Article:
Photo of Emil Persson

Emil Persson

Associate Professor, Docent

Behavioral economics with focus on health economics 

I use insights from behavioral economics, psychology and neuroscience to explore topics in health economics and public economics. Much of my research has an applied policy focus but I am also interested in exploring more general aspects of everyday decision-making, for example how behavior is influenced by biological factors.


Much of my work focuses on how emotions and cognitive biases influence individuals’ decision-making, and I investigate the implications of these effects for policy design.

Some topics I find interesting:

  • The role of moral emotions in rationing of healthcare
  • The psychology of democratic decision-making
  • Opportunity cost neglect in public policy
  • The effect of decision fatigue on doctors’ decision-making

See my personal webpage for more information.

A women is doing computed tomography.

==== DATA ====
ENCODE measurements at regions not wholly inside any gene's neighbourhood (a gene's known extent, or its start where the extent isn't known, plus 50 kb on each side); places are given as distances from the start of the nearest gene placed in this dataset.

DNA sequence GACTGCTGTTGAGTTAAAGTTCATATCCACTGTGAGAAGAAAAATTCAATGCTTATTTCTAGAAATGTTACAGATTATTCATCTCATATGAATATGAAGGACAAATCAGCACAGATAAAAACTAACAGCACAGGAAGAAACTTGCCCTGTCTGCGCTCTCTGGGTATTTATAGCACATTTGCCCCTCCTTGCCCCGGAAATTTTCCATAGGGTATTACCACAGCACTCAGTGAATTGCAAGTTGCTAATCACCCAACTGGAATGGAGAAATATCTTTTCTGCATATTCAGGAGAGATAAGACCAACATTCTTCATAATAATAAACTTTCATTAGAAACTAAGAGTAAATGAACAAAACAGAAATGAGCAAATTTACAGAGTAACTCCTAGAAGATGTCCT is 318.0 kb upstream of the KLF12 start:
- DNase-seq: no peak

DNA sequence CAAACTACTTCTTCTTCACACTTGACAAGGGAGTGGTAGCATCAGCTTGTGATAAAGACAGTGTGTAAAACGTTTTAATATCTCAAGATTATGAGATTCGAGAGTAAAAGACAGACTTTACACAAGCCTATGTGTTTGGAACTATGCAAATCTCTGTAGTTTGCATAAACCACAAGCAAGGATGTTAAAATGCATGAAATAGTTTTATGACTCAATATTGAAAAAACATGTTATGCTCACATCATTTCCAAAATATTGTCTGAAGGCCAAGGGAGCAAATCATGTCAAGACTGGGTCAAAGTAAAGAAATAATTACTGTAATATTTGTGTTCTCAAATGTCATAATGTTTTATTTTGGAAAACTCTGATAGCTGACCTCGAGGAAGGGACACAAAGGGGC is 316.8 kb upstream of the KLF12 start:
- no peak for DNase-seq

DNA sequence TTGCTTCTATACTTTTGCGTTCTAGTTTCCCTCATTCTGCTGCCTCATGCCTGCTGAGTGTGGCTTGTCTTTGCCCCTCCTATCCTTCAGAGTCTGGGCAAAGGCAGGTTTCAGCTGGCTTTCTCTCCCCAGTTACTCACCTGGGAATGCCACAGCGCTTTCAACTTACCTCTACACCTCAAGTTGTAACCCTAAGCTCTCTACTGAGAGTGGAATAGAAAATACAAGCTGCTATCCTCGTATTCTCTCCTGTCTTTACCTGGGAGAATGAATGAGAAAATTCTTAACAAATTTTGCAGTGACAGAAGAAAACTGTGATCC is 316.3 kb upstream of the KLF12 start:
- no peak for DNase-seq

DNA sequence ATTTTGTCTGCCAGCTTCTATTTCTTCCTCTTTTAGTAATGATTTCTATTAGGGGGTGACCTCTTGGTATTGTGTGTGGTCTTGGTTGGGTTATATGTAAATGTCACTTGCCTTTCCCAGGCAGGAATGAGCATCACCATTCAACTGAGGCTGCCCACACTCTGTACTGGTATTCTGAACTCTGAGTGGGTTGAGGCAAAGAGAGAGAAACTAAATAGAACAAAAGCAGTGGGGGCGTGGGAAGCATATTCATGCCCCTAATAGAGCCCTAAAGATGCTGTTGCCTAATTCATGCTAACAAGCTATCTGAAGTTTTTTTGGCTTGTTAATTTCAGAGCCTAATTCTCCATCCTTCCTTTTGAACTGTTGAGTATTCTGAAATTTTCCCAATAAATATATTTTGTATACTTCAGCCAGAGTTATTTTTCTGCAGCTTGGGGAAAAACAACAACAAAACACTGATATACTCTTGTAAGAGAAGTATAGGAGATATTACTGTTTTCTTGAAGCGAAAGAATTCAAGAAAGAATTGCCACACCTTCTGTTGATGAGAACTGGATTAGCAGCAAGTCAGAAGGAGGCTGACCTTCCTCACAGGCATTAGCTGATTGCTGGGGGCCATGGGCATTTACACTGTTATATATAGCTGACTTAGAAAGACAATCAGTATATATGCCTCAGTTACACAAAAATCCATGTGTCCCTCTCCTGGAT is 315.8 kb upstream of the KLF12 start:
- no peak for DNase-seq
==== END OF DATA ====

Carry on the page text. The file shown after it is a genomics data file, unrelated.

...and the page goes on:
We at JEDI lab at Linköping University conduct research on intuition, reflection, and emotion in economic decision-making. The aim of our research is to understand everyday decision-making and its underlying processes.



Liam Strand, Lars Sandman, Emil Persson, David Andersson, Ann-Charlotte Nedlund, Gustav Tinghög (2024) Withdrawing versus Withholding Treatments in Medical Reimbursement Decisions: A Study on Public Attitudes Medical decision making Continue to DOI
Gustav Tinghög, Emil Persson, Daniel Västfjäll (2024) Medical Homo Ignorans, Shared Decision Making, and Affective Paternalism: Balancing Emotion and Analysis in Health Care Choices Medical decision making Continue to DOI
Emil Persson, Gustav Tinghög, Daniel Västfjäll (2024) Intertemporal prosocial behavior: a review and research agenda Frontiers in Psychology, Vol. 15, Article 1359447 Continue to DOI
Michal Pietrzak, Adam Yngve, Paul J. Hamilton, Anna Asratian, Emelie Gauffin, Andreas Löfberg, Sarah Gustavson, Emil Persson, Andrea Johansson Capusan, Lorenzo Leggio, Irene Perini, Gustav Tinghög, Markus Heilig, Rebecca Böhme (2024) Ghrelin decreases sensitivity to negative feedback and increases prediction-error related caudate activity in humans, a randomized controlled trial Neuropsychopharmacology, Vol. 49, p. 1042-1049 Continue to DOI
Emil Persson, Gustav Tinghög (2024) Repugnant markets and preferences in public Journal of Behavioral and Experimental Economics, Vol. 108, Article 102153 Continue to DOI